The Guinness Book of World Records is 60 and - it all started in Ireland
Home to the world’s best, worst and weirdest, the hugely popular book started life on a grouse shoot in Wexford
The Guinness Book of World Records, which has just turned 60, holds the record for being one of the most frequently stolen books from public libraries in the United States. If you want to steal books (to quote Roy Castle, the late presenter of BBC TV’s Record Breakers) “dedication’s what you need”. Dedication and shamelessness.
Since it was published on August 27th, 1955, the book of world records has brought the world’s heaviest people and the world’s tallest horses to more than 134 million people. The world’s best, worst and weirdest have had their achievements and afflictions written down in 21 languages in 100 countries. It is the bestselling annual book in the history of publishing.
Given that official Ireland seems to have adopted the black stuff as its national brand, it seems right that some people feel proprietorial about Guinness World Records turning 60.
Turns out we should feel proprietorial.
The whole wheeze was concocted on a grouse shoot in Co Wexford when the managing director of the Guinness Brewery, Sir Hugh Eyre Campbell Beaver, became embroiled in an argument about whether or not the golden plover was Europe’s fastest game bird. It is a question that has vexed many.
Sir Beaver, a British engineer and industrialist, thought that there must be numerous other questions debated nightly in the pubs in Britain and in Ireland, but there was no book with which to settle arguments about records.
He was determined to put this right.
That’s where Ireland zooms into focus again.
Norris and Ross McWhirter, who had been running a fact-finding agency in London, were recommended to Beaver as suitable for the task of running the show. The brothers were commissioned to compile what became the Guinness Book of Records in August 1954. The statty, Glasgow-born brothers even became regulars on Castle’s children’s TV show.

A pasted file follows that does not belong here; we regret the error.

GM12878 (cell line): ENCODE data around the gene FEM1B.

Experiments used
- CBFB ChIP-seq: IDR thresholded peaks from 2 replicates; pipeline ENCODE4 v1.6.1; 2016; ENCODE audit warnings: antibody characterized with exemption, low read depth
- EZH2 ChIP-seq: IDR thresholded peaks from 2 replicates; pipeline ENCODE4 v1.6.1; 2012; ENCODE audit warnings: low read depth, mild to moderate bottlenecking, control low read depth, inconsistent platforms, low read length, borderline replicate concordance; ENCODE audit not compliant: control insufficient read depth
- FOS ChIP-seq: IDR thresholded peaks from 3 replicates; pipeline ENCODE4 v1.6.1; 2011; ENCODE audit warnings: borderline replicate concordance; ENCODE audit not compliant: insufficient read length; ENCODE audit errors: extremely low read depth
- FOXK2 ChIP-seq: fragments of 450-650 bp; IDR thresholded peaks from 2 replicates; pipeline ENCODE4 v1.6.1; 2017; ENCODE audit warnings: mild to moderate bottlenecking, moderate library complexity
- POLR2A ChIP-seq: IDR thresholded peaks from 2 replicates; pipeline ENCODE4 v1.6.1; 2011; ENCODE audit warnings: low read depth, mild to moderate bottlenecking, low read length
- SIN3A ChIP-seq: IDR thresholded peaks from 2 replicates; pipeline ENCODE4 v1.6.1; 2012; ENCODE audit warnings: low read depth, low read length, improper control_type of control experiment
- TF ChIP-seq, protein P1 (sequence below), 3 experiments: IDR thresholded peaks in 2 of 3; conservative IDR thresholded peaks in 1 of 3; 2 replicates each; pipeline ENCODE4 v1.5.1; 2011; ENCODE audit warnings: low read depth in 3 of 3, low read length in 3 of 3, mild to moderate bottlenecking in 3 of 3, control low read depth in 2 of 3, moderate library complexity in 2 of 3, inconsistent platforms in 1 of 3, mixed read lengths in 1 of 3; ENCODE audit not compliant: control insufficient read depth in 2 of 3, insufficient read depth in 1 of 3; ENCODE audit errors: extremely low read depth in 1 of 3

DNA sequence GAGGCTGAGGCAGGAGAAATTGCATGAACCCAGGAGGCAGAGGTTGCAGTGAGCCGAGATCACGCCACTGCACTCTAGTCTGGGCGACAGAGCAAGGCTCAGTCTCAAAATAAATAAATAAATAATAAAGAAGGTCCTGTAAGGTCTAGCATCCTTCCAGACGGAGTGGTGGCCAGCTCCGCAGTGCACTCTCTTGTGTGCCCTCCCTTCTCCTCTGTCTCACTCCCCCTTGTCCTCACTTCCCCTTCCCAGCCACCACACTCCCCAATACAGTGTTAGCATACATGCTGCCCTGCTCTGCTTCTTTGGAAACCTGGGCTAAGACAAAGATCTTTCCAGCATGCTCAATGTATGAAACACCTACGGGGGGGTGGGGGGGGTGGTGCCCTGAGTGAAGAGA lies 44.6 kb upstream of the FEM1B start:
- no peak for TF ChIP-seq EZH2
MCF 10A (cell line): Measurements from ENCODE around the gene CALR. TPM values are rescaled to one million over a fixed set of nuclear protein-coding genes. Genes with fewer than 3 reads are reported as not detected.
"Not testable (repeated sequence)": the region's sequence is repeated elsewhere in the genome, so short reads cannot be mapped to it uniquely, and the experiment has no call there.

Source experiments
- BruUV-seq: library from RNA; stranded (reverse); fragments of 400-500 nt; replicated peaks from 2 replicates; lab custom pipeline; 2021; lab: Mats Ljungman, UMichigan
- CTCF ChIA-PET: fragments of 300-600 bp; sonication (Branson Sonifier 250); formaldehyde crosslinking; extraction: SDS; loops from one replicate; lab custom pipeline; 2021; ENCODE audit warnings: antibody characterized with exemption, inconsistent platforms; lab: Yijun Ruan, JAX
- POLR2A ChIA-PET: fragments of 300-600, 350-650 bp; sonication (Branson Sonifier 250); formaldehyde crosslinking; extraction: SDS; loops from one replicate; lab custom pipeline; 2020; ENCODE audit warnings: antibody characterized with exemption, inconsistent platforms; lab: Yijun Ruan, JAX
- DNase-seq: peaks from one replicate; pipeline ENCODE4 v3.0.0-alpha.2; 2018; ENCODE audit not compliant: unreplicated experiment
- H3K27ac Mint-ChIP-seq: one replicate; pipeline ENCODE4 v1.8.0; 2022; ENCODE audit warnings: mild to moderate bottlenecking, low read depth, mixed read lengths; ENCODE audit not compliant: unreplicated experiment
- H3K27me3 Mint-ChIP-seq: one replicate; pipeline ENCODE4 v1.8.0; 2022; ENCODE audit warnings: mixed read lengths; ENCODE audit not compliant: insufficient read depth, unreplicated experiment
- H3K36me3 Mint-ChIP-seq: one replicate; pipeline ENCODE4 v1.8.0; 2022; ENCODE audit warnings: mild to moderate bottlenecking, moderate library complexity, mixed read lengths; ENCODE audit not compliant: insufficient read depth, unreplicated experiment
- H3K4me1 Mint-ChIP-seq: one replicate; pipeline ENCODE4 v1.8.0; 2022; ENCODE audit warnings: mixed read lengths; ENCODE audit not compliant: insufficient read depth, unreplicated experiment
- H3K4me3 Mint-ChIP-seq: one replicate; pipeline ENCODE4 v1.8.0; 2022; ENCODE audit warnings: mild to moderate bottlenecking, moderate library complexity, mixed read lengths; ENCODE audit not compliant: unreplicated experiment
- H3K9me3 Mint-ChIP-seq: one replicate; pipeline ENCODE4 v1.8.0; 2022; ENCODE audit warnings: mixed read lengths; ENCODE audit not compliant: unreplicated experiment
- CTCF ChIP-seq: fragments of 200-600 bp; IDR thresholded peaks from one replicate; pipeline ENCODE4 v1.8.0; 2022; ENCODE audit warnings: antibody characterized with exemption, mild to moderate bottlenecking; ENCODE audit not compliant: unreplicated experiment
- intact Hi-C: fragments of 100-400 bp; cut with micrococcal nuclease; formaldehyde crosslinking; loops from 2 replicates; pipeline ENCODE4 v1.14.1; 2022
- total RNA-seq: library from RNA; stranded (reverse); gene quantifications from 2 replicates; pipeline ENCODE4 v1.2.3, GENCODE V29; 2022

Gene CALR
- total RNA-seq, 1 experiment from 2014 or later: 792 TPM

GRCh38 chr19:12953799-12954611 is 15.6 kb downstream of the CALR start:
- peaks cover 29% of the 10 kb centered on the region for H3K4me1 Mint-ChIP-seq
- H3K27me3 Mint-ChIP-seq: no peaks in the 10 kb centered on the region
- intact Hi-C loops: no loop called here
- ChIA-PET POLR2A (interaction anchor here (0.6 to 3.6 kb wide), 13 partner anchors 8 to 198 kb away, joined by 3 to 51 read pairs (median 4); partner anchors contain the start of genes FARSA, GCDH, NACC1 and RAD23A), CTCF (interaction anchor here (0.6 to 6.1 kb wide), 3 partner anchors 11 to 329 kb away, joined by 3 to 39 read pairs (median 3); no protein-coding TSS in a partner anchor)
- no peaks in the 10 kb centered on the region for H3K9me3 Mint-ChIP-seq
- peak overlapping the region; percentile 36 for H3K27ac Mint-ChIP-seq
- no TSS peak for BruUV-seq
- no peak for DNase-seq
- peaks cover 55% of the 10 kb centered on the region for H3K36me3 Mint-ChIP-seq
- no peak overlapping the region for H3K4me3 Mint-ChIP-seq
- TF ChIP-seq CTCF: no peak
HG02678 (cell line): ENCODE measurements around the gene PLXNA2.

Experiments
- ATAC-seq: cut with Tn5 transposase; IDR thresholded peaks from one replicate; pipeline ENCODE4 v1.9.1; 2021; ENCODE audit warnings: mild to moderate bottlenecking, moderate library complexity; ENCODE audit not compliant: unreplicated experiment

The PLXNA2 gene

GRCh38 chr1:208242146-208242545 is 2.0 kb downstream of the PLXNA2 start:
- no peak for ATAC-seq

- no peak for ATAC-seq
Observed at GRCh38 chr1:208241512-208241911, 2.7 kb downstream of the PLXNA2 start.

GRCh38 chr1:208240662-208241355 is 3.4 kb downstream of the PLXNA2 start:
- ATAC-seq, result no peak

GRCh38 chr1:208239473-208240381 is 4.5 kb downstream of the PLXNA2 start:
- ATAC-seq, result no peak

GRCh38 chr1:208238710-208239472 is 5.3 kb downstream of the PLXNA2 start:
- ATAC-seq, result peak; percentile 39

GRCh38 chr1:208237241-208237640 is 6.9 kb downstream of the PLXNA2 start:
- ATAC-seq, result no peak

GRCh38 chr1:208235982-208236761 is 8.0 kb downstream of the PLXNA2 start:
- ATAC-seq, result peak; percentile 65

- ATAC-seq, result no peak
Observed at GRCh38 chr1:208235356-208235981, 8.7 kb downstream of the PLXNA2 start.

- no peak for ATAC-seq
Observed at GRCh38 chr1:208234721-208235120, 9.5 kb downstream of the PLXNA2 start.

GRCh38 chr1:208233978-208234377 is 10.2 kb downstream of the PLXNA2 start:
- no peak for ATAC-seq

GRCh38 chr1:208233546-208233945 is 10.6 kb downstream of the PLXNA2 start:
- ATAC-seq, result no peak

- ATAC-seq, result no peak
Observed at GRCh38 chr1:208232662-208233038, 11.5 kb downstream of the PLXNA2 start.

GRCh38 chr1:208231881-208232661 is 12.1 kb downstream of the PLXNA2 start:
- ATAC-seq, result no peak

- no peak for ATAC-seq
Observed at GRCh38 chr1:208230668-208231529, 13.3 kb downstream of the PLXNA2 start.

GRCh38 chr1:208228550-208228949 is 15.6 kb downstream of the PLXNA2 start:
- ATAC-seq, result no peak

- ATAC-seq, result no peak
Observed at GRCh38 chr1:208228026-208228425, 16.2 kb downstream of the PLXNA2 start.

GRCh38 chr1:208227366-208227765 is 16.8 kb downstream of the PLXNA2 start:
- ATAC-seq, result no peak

British Conservative Party member Ross McWhirter’s political views were never broadcast on children’s television, but interestingly, he thought that all Irish people in Britain should register with the local police and provide signed photographs of themselves when renting flats or booking into hotels and hostels.
McWhirter also offered a £50,000 reward for information about bombings in England. But before he could pay out, McWhirter was assassinated by two IRA men, members of what became known as the Balcombe Street Gang, the group for whose capture McWhirter had offered the reward.
Ireland has does of course have a smattering of records, of which it can be rightly proud. Or not.
Enya remains the world’s best-selling act with no concert appearances. The singer-songwriter has sold 70 million albums since 1988 without performing a single concert solo.
The longest-serving live match commentator in the world is Micheál Ó Muircheartaigh. Yes that Micheál Ó Muircheartaigh. The GAA legend began his broadcasting career for RTÉ on March 17th, 1949. He retired on October 30, 2010 at the age of 80.
Ireland drinks the most tea per person – in the world. That’s 1,184 cups of tea per person per year or 3.2 cups a day.
Fiona Nolan has worn the most socks on one foot. On March 25th, 2011, Nolan managed to squeeze on 152 socks.
But only one-tenth of the 40,000 world records held today are included in the book. That’s a lot of dressing up as Where’s Wally – potentially for nothing. Imagine you had all those socks on and no one noticed.